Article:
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Mellanox and SanDisk set to beat estimates

SanDisk still has its doubters, but the only thing to fear at Mellanox is a "sell on news" reaction. Meanwhile, OTI investors are causing headaches.
15 October 12 18:38, Shlomi Cohen
Among the technology companies that I hold in my portfolio here, two will report this week: Mellanox Technologies Ltd. (Nasdaq:MLNX; TASE:MLNX) after the close tomorrow, and SanDisk Corporation (Nasdaq:SNDK) after the close on Thursday. I expect a third quarter better than the estimates for both of them, and also guidance better than the estimates for the fourth quarter. For Mellanox, this is fairly predictable, as the continuation of a wonderful year, but as far as SanDisk is concerned there are still those who doubt to what it extent it has really emerged from the difficult crisis of the first half of the year.

With Mellanox, although it will not disappoint, I fear a classic "sell on good news" reaction in the short term. This is because there is no chance of it beating the estimates by a long way as happened in the first two quarters of this year. Then, the company's share price jumped by tens of percentage points twice, on the April and July results releases.

It seems that Mellanox's management is also aware that overly high expectations are problematic, and so it has called a special analysts day for this Friday, at which it will amplify on the high demand for its solutions in the Big Data market, for HPC (high performance computing) and cloud computing environments.

In my view, for the first time in many years, SanDisk approaches its results and guidance day with the potential for a "perfect storm", but a positive one this time. This will be the first holiday season in which it has a presence in the best-selling product, the iPhone 5, of the highest flying company, Apple (AAPL), and perhaps also in the iPad Mini to be launched this month.

SanDisk also gains from the success of its own and Apple's rival Samsung, because it collects royalties on the NAND chips that Samsung manufactures, and in addition Samsung sells its storage solutions.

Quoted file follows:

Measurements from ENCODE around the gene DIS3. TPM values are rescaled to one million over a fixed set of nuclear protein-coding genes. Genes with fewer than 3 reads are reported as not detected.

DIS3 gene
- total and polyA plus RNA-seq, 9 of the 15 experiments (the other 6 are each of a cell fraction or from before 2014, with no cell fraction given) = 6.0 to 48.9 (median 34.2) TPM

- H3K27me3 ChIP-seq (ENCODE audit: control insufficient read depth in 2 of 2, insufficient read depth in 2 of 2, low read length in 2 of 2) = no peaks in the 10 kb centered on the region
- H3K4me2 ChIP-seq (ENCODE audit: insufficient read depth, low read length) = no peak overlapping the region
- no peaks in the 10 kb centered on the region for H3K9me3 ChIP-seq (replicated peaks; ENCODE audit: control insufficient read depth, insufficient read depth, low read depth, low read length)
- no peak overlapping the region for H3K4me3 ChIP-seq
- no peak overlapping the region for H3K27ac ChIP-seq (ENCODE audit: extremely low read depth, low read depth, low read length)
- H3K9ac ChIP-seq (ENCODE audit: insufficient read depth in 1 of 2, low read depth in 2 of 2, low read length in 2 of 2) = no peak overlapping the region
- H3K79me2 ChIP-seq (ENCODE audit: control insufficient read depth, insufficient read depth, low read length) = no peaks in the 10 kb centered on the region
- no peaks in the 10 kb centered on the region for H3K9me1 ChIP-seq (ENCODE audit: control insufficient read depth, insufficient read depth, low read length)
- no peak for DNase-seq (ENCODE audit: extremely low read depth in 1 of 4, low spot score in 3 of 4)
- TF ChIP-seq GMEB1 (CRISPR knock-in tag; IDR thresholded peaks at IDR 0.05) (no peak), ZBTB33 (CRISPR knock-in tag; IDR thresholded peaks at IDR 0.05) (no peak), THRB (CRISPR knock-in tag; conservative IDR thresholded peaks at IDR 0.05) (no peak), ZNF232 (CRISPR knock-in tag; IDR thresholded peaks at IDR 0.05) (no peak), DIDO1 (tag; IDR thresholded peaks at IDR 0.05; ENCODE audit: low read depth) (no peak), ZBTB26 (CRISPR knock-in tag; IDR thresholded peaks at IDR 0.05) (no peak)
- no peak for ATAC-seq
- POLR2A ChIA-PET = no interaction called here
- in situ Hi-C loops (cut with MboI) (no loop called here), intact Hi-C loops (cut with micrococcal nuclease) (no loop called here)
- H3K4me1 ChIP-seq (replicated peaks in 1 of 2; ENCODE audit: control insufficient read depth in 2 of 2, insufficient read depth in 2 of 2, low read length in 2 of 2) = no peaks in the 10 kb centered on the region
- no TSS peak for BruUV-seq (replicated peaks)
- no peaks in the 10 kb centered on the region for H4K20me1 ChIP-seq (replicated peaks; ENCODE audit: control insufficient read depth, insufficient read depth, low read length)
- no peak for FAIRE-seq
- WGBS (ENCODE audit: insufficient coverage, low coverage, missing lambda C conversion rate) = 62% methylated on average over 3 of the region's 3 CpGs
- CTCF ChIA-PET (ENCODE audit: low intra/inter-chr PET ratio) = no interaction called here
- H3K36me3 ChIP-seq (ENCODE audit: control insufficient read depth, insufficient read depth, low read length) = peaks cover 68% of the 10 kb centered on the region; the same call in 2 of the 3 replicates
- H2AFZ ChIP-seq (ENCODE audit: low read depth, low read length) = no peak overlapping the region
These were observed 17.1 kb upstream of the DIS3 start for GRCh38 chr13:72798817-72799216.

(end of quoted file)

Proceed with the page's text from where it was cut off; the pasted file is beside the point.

If early in the year SanDisk crashed together with Nokia, HTC, Motorola, and others, which were hit by the success of Apple, now, not only is it in Apple's court, but those other customers are also launching a great many new products for the holiday season. A very important element of the "perfect storm" is the recent turnaround in prices of NAND chips as a result of a freeze on new investment and/or reduction in production capacity on the NAND lines at all the producers.

NAND prices have been on the rise for several weeks, after a very long period of decline, something that will make a significant contribution to gross profit margins at SanDisk, which is known for its advanced production capabilities at the lines it owns jointly with Toshiba in Japan. The larger effect of this price rise will be on the guidance for gross profit in the fourth quarter.

Headaches for OTI founder

Boardroom battles are routine in the US, but a fascinating struggle is currently taking place at an Israeli company I hold here, OTI - On Track Innovations Ltd. (Nasdaq: OTIV; DAX: OT5). Owners of Israeli companies generally aspire to high levels of holdings by US institutions, but OTI founder and CEO Oded Bashan has a big headache these day precisely from the US institutions that hold more than a quarter of the company, compared with less than 10% held by the Bashan family.

The Americans are fed up with the heavy losses on their holdings, which they see as resulting from incompetent management of the company, and they are demanding deeds, not words. Two of the US institutions have reported on a form 13D that they intend to influence the management and control of the company, and one of them, Jerry Ivy, with a holding of nearly 10%, started an open war last week on the makeup of the company's next board, which in the long run may lead to new management, or even the sale of the company.

In a special report, Ivy writes that after six years as a shareholder he has reached the conclusion that OTI's current board is unable or unwilling to carry out the changes that will lead to the potential being realized, and so he has decided to act. OTI's shareholders meeting will take place on November 9, and shareholders will be asked to approve the appointments of three external directors recommended by Bashan: consultant Dr. Ora Setter, former IBM Israel general manager Meir Nissensohn, and Gen. (res.) Yossi Peled.

Ivy is unimpressed by this threesome, who are undoubtedly very worthy people, and he will recommend in their stead three Americans, each of whom he regards as an excellent professional, capable of getting OTI on the right track.

If I read the holdings and the determination of the institutions correctly, Bashan stands no chance of passing the appointment of the Israelis he wants, unless before the vote a compromise formula is reached with the American investors on the management of the company.

Published by Globes [online], Israel business news - - on October 15, 2012

© Copyright of Globes Publisher Itonut (1983) Ltd. 2012

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